Great news in California! San Jose’s Willow Glen Neighborhood just got a new trail that celebrates the valley’s former railway and the canneries it once served back when the Silicon Valley was known as “Valley of Heart’s Delight.”
The newly opened 0.8-mile stretch of the Three Creeks Trail is the first phase of a planned trail system that will connect three other trail systems across the city. The urban trail also delivers the 60th mile of the growing San Jose Trail Network, one of the largest urban trail networks in the nation.
Honoring the Region’s Rich History
Located just a few blocks from downtown Willow Glen, with retail and restaurants along Lincoln Avenue, the trail—which passes through a well-manicured neighborhood filled with historic homes—is enriched with unique features and attractions relevant to the area, including a 30-foot-tall “Water Tank” to recall the pressure tanks that served the canneries, a plaza with etched “fruit” inspired by the labels that decorated fruit crates shipped across the country, an iris garden celebrating the pioneering work of botanist Ruth Rees, and “fruit crates” as seating opportunities along the trail! Native, drought-tolerant and flowering trees add interest and (future) shade along the corridor.
Recalling history was a central goal of the Three Creeks Trail master plan, which was developed by the city in collaboration with the wider community.
The design leverages landscaping and architecture as interpretive features, with small medallions explaining features like a “sliced train engine” and the iris garden. The trail further supports the synthesis of walkability and cultural engagement by leveraging nearby historical sites. Near the trail, just 800 feet away, sits San Jose’s second oldest home, the Roberto-Suñol Adobe (circa 1836), and just 500 feet off the trail is the city’s first subdivision, Palm Haven (circa 1913).
Laying the Ground Work
When rail traffic ceased along the Union Pacific Railroad corridor in the early 2000s, and a 7.5-acre parcel was put on the market, the City recognized the potential for an urban trail to help connect the area and expand the trail network; however, its future was at risk.
Because the corridor was wide enough to accommodate housing in certain locations, it caught the eye of local developers, and one development moved forward, with 20 homes constructed. City staff coordinated to secure space for trail development within the narrow remaining space, and trail advocates mobilized to prevent further residential development along the corridor.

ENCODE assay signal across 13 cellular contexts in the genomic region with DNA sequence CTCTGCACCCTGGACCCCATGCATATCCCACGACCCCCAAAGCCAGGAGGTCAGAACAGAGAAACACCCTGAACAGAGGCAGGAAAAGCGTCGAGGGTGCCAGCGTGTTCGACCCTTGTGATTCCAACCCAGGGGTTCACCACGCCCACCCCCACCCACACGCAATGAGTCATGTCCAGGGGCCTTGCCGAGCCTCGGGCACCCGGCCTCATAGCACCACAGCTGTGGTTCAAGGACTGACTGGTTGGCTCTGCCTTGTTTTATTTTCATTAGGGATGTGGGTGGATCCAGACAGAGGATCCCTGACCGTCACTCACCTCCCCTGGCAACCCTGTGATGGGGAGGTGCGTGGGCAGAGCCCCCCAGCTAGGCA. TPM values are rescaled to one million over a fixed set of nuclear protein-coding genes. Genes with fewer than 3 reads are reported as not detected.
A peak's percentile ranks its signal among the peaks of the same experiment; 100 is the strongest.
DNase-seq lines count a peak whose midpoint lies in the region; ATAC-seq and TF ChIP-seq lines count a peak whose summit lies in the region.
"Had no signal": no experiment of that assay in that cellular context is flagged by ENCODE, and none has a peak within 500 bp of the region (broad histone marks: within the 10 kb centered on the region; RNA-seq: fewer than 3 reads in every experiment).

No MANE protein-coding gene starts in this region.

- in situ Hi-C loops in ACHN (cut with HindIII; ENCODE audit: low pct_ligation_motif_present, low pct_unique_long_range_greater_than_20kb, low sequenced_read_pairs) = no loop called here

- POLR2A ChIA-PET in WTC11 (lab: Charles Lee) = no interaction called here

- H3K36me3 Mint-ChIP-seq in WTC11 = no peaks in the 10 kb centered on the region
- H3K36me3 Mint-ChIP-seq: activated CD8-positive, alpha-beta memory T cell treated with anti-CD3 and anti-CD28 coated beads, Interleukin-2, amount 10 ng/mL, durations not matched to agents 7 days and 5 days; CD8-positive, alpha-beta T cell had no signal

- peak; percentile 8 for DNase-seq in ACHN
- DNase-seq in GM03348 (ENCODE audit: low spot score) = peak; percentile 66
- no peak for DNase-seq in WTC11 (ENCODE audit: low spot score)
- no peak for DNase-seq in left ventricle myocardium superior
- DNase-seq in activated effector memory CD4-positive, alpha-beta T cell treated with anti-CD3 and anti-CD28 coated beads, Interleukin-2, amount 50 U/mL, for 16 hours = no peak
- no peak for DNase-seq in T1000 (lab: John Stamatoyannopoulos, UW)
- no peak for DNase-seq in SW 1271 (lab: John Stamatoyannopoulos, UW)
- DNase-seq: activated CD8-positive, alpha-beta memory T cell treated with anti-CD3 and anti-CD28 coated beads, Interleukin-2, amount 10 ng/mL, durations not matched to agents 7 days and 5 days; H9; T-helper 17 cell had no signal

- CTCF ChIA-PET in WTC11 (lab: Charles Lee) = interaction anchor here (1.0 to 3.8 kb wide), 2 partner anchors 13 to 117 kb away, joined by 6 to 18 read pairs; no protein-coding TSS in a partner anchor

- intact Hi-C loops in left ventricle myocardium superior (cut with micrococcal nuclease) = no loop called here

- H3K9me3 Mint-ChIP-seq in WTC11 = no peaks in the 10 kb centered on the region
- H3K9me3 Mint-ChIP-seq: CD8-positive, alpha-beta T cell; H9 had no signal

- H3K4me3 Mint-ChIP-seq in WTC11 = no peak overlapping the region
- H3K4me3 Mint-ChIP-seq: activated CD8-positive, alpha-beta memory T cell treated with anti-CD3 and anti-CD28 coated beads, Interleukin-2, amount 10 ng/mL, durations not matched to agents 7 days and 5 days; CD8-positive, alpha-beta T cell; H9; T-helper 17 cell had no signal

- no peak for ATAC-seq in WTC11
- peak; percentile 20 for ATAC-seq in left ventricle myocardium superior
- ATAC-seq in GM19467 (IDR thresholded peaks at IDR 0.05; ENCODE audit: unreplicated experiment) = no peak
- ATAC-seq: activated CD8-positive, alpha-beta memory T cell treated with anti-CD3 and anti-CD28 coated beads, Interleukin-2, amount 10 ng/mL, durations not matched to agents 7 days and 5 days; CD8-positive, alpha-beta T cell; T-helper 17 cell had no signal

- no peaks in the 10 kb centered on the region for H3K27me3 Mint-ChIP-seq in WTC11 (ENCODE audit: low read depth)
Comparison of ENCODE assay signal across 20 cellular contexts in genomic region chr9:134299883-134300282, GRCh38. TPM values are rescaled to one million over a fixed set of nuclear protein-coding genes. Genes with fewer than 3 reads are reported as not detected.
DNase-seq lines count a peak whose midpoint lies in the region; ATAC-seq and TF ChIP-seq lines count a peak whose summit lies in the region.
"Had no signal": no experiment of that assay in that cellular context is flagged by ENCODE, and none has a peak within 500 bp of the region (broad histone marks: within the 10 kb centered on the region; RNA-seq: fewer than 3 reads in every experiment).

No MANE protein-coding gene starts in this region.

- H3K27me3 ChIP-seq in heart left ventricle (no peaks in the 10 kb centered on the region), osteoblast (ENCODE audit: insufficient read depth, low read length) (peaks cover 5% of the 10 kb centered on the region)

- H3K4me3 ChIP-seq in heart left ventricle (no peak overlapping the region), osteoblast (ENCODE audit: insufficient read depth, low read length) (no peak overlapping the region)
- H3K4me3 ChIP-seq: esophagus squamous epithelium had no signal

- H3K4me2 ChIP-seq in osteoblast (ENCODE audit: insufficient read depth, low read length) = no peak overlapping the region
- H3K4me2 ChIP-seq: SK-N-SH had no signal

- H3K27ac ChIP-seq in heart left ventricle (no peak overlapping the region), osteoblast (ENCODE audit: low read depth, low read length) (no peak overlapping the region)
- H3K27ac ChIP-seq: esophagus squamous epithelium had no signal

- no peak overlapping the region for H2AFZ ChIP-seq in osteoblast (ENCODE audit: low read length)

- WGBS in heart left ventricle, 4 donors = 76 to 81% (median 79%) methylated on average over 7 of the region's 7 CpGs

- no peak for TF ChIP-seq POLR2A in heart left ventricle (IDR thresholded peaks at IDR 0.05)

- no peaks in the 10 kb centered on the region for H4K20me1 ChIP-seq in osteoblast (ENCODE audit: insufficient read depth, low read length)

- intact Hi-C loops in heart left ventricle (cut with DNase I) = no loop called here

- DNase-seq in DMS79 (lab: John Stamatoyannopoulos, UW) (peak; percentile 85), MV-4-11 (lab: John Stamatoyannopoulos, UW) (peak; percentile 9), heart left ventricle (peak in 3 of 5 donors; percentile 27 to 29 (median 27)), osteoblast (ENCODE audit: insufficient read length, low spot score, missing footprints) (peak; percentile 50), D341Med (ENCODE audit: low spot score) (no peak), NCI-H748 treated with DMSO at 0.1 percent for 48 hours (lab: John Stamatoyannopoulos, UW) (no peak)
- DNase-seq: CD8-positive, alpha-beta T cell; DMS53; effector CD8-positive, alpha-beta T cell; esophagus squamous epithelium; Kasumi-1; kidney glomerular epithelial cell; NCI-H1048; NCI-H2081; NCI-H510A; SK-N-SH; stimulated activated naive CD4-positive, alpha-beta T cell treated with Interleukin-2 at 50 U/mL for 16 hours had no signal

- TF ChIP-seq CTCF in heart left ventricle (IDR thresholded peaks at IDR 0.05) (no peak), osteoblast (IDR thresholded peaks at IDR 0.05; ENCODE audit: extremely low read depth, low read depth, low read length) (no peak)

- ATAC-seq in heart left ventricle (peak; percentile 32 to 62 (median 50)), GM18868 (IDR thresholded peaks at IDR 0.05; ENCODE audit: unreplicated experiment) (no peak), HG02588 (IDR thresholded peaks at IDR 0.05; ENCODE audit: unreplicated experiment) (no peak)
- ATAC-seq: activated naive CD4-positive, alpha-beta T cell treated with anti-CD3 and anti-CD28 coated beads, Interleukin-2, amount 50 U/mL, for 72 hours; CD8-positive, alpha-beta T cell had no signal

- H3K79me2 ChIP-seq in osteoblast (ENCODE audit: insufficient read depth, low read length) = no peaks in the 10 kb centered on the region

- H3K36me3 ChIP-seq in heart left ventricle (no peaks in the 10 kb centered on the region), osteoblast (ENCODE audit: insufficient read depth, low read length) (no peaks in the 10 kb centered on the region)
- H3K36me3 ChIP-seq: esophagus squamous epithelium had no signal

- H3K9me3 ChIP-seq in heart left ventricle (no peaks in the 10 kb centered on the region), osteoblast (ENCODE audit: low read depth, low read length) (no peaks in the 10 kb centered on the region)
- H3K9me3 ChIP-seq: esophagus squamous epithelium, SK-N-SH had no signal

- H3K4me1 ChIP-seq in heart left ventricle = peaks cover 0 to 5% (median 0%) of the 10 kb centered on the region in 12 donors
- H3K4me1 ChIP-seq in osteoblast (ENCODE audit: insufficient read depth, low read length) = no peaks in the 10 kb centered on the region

With the western leg of the trail now opened, the city continues efforts to expand the Three Creeks Trail to its planned length of 3 miles. When complete, the paved pathway will serve as an important connector between the Los Gatos Creek Trail on its northern end and a proposed extension of the Guadalupe River Trail on its southern end.
Approximately $5,235,000 in funding for the trail was made possible by the Santa Clara Valley Open Space Authority and the County of Santa Clara Parks Department. Development support totaling $1,450,000 was received from the Santa Clara Valley Water District and the State of California (Urban Greening Grant), with the city sourcing further resources from its Park Development Fees.
The City of San José, along with Save Our Trails—a local trail advocacy group—and many volunteers, have been gathering usage data along the corridor since 2011 (as it operated as an “interim” undeveloped trail until its formal opening this year). Another upcoming Trail Count will be implemented in the near future to document the change in trail use following the completion of multiuse trail improvements and landscaping to help support the trail’s ongoing development.
Watch for more news about the Three Creeks Trail soon.
For more information about the San Jose Trail Network, go to the City of San Jose website.